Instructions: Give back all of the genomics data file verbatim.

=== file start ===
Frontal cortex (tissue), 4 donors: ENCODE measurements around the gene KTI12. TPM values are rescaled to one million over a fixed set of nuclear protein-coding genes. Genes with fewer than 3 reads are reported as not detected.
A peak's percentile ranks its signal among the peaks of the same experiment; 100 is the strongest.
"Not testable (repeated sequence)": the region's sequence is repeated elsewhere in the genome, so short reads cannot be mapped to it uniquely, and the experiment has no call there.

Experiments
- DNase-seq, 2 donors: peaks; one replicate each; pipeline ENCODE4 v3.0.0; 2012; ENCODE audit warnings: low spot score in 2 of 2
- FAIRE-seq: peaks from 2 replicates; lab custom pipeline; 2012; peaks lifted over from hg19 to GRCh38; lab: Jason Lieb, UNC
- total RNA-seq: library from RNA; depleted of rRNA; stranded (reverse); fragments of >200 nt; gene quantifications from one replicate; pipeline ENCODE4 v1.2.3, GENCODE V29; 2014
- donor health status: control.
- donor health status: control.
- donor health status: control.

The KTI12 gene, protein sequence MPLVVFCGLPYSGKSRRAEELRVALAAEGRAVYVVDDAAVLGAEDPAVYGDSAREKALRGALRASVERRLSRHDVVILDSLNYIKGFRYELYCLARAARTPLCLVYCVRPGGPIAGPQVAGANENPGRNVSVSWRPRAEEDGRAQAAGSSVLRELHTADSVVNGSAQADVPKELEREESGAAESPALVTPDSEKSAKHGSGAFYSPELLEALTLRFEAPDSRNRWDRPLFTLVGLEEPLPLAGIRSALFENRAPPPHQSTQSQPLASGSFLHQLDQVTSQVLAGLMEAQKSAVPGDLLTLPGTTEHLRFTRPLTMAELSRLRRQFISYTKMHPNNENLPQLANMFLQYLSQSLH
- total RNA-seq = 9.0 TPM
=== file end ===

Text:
Frontal cortex (tissue), 4 donors: ENCODE measurements around the gene KTI12. TPM values are rescaled to one million over a fixed set of nuclear protein-coding genes. Genes with fewer than 3 reads are reported as not detected.
A peak's percentile ranks its signal among the peaks of the same experiment; 100 is the strongest.
"Not testable (repeated sequence)": the region's sequence is repeated elsewhere in the genome, so short reads cannot be mapped to it uniquely, and the experiment has no call there.

Experiments
- DNase-seq, 2 donors: peaks; one replicate each; pipeline ENCODE4 v3.0.0; 2012; ENCODE audit warnings: low spot score in 2 of 2
- FAIRE-seq: peaks from 2 replicates; lab custom pipeline; 2012; peaks lifted over from hg19 to GRCh38; lab: Jason Lieb, UNC
- total RNA-seq: library from RNA; depleted of rRNA; stranded (reverse); fragments of >200 nt; gene quantifications from one replicate; pipeline ENCODE4 v1.2.3, GENCODE V29; 2014
- donor health status: control.
- donor health status: control.
- donor health status: control.

The KTI12 gene, protein sequence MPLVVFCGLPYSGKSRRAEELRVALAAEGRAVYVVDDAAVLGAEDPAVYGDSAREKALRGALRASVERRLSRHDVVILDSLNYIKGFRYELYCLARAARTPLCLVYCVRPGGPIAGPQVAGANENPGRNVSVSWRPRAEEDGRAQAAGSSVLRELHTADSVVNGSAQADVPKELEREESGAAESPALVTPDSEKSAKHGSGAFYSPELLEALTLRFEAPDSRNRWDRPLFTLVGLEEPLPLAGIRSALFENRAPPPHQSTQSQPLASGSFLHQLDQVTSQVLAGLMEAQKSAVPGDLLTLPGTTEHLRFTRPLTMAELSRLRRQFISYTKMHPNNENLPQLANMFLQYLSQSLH
- total RNA-seq = 9.0 TPM